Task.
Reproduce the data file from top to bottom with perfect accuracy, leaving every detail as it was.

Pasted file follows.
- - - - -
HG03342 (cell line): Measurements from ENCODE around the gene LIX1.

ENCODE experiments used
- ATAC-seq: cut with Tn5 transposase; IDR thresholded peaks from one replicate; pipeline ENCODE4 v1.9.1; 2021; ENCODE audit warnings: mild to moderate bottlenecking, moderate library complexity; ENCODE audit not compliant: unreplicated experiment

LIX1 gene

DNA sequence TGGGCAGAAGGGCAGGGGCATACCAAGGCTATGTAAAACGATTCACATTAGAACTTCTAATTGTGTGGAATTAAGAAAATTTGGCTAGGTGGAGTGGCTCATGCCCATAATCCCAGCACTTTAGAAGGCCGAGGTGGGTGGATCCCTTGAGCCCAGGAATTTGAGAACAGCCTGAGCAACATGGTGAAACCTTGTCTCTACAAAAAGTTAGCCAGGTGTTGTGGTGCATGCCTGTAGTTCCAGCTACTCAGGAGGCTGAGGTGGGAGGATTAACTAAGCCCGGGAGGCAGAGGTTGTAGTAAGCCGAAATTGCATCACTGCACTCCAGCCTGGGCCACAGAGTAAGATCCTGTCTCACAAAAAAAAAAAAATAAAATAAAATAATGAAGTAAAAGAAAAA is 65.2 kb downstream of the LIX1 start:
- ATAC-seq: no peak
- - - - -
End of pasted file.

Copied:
HG03342 (cell line): Measurements from ENCODE around the gene LIX1.

ENCODE experiments used
- ATAC-seq: cut with Tn5 transposase; IDR thresholded peaks from one replicate; pipeline ENCODE4 v1.9.1; 2021; ENCODE audit warnings: mild to moderate bottlenecking, moderate library complexity; ENCODE audit not compliant: unreplicated experiment

LIX1 gene

DNA sequence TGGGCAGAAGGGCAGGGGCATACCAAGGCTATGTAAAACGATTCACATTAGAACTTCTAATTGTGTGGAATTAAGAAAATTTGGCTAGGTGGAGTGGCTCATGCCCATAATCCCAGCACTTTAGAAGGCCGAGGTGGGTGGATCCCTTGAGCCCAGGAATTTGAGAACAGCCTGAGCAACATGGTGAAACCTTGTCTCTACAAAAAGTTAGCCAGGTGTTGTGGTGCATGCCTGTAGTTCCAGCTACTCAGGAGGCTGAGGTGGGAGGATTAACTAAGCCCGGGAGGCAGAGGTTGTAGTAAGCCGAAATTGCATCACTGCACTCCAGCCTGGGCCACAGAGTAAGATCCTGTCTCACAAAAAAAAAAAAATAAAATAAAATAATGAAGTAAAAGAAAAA is 65.2 kb downstream of the LIX1 start:
- ATAC-seq: no peak